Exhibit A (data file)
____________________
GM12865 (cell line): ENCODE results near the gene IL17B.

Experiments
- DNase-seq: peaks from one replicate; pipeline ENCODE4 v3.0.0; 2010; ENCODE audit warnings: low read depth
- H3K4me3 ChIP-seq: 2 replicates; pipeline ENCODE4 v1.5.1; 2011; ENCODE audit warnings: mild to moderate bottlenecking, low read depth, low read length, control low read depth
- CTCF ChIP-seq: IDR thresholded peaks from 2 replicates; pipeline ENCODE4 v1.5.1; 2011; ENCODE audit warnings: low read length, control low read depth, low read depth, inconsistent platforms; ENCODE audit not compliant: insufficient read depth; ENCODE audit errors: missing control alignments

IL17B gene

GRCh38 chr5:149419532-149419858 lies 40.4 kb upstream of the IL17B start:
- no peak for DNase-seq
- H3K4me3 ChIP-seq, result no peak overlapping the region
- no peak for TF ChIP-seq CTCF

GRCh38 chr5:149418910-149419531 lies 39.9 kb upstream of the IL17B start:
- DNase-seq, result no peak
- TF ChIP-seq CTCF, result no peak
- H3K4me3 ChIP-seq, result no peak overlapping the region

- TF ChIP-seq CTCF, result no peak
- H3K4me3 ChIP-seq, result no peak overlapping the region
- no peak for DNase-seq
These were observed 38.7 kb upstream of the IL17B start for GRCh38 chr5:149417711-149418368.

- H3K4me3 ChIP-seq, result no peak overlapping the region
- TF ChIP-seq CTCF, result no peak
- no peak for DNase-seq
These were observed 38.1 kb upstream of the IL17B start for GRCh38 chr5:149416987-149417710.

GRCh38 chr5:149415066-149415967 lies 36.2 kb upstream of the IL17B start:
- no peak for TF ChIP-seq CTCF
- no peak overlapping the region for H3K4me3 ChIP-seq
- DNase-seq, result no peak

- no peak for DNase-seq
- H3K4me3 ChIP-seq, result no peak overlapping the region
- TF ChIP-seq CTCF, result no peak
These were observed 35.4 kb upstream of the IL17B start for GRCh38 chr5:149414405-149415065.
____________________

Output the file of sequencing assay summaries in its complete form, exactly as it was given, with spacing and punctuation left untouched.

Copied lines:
GM12865 (cell line): ENCODE results near the gene IL17B.

Experiments
- DNase-seq: peaks from one replicate; pipeline ENCODE4 v3.0.0; 2010; ENCODE audit warnings: low read depth
- H3K4me3 ChIP-seq: 2 replicates; pipeline ENCODE4 v1.5.1; 2011; ENCODE audit warnings: mild to moderate bottlenecking, low read depth, low read length, control low read depth
- CTCF ChIP-seq: IDR thresholded peaks from 2 replicates; pipeline ENCODE4 v1.5.1; 2011; ENCODE audit warnings: low read length, control low read depth, low read depth, inconsistent platforms; ENCODE audit not compliant: insufficient read depth; ENCODE audit errors: missing control alignments

IL17B gene

GRCh38 chr5:149419532-149419858 lies 40.4 kb upstream of the IL17B start:
- no peak for DNase-seq
- H3K4me3 ChIP-seq, result no peak overlapping the region
- no peak for TF ChIP-seq CTCF

GRCh38 chr5:149418910-149419531 lies 39.9 kb upstream of the IL17B start:
- DNase-seq, result no peak
- TF ChIP-seq CTCF, result no peak
- H3K4me3 ChIP-seq, result no peak overlapping the region

- TF ChIP-seq CTCF, result no peak
- H3K4me3 ChIP-seq, result no peak overlapping the region
- no peak for DNase-seq
These were observed 38.7 kb upstream of the IL17B start for GRCh38 chr5:149417711-149418368.

- H3K4me3 ChIP-seq, result no peak overlapping the region
- TF ChIP-seq CTCF, result no peak
- no peak for DNase-seq
These were observed 38.1 kb upstream of the IL17B start for GRCh38 chr5:149416987-149417710.

GRCh38 chr5:149415066-149415967 lies 36.2 kb upstream of the IL17B start:
- no peak for TF ChIP-seq CTCF
- no peak overlapping the region for H3K4me3 ChIP-seq
- DNase-seq, result no peak

- no peak for DNase-seq
- H3K4me3 ChIP-seq, result no peak overlapping the region
- TF ChIP-seq CTCF, result no peak
These were observed 35.4 kb upstream of the IL17B start for GRCh38 chr5:149414405-149415065.